Happy Friday everyone! Time for another episode of Dragon Ascending. Wow! We’re down to the last three episodes in book 2 of the Sentient Ship Series! What a wild ride it’s been. I hope you’ve had as much fun with it as I have. In this week’s instalment, Gerando Fallon deals with a family problem. As I mentioned, I am now attempting to post episodes at lengths that will be better suited for the flow of the story and enhance your reading pleasure. Some will be slightly shorter, some will be longer. This is especially true as we draw nearer the end of the novel. I hope you’re enjoying Dragon Ascending, the sequel to Piloting Fury, as much as I’m enjoying sharing it with you. As always, I love it when you share my work with your reading friends, so feel free. In the meantime, enjoy!
For those of you who would like to read the complete novel, Piloting Fury, book one of the Sentient Ships series, follow the link to the first instalment.
Dragon Ascending: Book 2 of the Sentient Ship Series
On a desolate junkyard of a planetoid, scavenger Lenore Felish, disturbs something slumbering in a remote salvage dump and uncovers secrets of a tragic past and of the surprising role she must play in the terrifying present she now faces.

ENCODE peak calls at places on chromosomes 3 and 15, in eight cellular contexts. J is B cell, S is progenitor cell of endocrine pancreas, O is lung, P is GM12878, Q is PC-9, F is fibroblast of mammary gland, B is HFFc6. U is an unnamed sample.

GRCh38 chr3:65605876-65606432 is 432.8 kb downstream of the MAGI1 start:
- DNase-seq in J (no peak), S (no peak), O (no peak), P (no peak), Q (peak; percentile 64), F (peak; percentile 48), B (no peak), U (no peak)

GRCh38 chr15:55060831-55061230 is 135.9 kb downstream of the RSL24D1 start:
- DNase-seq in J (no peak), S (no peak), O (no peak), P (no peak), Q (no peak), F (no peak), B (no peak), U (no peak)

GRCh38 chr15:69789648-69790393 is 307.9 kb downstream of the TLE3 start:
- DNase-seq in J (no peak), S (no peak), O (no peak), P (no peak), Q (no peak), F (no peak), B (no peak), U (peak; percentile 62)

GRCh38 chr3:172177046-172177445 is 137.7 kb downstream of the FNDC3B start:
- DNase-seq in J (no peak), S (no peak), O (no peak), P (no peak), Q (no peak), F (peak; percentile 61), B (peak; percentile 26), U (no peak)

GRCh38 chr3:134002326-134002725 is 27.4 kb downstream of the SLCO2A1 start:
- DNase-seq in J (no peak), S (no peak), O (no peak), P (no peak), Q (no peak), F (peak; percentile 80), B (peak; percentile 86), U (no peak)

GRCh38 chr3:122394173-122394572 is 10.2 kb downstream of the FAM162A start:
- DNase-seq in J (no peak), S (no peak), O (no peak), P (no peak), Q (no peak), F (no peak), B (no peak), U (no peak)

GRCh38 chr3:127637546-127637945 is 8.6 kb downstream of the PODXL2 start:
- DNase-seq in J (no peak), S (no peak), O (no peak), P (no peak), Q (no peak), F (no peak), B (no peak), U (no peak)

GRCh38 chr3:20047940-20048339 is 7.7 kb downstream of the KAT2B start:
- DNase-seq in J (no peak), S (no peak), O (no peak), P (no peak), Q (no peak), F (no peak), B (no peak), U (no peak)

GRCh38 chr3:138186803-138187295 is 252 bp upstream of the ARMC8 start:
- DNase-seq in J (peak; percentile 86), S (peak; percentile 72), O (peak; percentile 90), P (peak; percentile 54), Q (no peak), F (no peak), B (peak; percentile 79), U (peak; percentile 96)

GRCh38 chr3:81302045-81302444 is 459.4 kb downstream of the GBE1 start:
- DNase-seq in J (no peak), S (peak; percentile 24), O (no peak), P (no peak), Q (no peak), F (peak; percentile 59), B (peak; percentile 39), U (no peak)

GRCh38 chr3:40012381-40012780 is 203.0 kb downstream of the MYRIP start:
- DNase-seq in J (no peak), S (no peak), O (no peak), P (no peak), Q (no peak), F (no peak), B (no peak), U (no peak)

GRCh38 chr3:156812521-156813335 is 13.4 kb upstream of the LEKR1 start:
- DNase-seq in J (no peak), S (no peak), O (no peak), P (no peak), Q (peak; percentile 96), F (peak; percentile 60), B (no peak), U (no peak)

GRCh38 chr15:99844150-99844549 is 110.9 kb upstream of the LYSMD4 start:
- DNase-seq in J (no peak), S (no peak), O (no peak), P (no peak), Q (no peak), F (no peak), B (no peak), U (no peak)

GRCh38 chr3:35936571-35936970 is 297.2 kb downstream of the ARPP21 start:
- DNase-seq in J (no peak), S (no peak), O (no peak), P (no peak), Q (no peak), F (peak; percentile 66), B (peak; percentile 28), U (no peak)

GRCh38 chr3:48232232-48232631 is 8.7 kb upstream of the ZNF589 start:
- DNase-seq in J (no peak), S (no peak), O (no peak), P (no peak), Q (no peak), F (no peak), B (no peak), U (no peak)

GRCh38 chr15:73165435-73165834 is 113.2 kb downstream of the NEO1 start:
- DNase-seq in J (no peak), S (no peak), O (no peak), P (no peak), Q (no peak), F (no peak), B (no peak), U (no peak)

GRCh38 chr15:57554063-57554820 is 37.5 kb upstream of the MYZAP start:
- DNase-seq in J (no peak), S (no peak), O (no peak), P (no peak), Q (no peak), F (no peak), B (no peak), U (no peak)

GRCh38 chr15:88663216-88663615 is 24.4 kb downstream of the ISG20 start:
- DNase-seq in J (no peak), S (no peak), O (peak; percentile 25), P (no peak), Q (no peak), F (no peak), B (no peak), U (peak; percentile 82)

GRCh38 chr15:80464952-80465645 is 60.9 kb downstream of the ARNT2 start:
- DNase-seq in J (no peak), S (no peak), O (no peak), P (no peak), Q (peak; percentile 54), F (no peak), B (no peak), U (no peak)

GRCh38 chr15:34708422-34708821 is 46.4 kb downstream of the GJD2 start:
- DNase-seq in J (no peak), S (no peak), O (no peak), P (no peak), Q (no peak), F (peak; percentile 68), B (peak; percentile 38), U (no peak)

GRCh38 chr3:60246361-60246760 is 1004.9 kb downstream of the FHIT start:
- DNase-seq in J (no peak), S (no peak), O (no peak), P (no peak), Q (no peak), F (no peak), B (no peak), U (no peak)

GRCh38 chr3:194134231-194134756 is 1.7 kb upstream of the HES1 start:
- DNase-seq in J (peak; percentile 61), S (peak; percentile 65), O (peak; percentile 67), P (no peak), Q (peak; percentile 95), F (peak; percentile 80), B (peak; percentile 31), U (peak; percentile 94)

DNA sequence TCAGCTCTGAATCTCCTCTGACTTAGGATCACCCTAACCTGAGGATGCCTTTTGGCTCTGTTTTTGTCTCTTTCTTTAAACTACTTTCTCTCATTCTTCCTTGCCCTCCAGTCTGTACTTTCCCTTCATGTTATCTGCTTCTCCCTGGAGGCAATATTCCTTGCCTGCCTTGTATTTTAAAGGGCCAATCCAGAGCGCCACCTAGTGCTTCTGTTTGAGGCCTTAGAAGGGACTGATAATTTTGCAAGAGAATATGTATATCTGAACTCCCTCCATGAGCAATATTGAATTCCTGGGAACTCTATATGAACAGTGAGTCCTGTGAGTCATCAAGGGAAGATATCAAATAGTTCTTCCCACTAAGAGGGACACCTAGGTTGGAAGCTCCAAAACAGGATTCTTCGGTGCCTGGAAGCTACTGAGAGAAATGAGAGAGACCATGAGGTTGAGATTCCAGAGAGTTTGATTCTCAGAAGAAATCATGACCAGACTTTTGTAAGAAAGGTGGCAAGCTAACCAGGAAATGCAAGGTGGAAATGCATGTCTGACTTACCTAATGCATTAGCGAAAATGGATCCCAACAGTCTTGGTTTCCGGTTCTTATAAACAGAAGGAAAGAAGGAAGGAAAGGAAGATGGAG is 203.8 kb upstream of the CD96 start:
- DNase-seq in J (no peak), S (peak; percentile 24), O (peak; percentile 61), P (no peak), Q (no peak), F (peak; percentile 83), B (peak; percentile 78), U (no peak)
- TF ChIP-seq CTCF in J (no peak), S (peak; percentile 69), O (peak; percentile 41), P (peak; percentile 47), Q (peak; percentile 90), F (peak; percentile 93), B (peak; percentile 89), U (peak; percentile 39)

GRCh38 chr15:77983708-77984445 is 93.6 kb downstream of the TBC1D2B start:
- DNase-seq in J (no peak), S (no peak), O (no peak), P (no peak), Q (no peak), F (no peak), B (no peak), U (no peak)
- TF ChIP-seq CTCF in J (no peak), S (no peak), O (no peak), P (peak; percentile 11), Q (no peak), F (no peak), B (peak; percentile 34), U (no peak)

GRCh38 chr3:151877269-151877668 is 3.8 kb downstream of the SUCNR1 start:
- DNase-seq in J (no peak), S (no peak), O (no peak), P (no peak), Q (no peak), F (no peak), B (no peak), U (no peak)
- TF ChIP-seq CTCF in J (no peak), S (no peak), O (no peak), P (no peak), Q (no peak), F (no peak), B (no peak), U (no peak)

Robbed of her inheritance after her tyrannical father’s death, Tenad Fallon is out for revenge on her half-brothers, one who happens to be the sentient ship, Fury. Fury, with his human companions, Richard Manning and Diana McAllister, has his own agenda – finding the lost sentient ships and ending the scourge of indentured servitude in Authority space.
Dragon Ascending Part 78: Refuge for a Fallon
Food was served in the big dining room and, from somewhere on the station, Gerd had actually come up with a small band that played upbeat, danceable music. Who knew she was so good at party planning?
“This room is amazing,” Keen said as he watched Rab spin Flissy around the floor.
Kresho felt a surge of Ori’s pride, pride in him. He could feel her construct sitting close to him, hand resting on his thigh. “We wanted a place where all SNTs could come and bring their constructs to interact with their brothers and sisters and their compliments. I don’t think either of us imagined that we would be dealing with SNTs taking multiple compliments, but that makes the space even more essential, I think. When it’s not being used as a dining room and gathering space, it can be subdivided into smaller spaces where small groups of the family can get together and chat over a meal or wine or just nothing more than simply be with family.”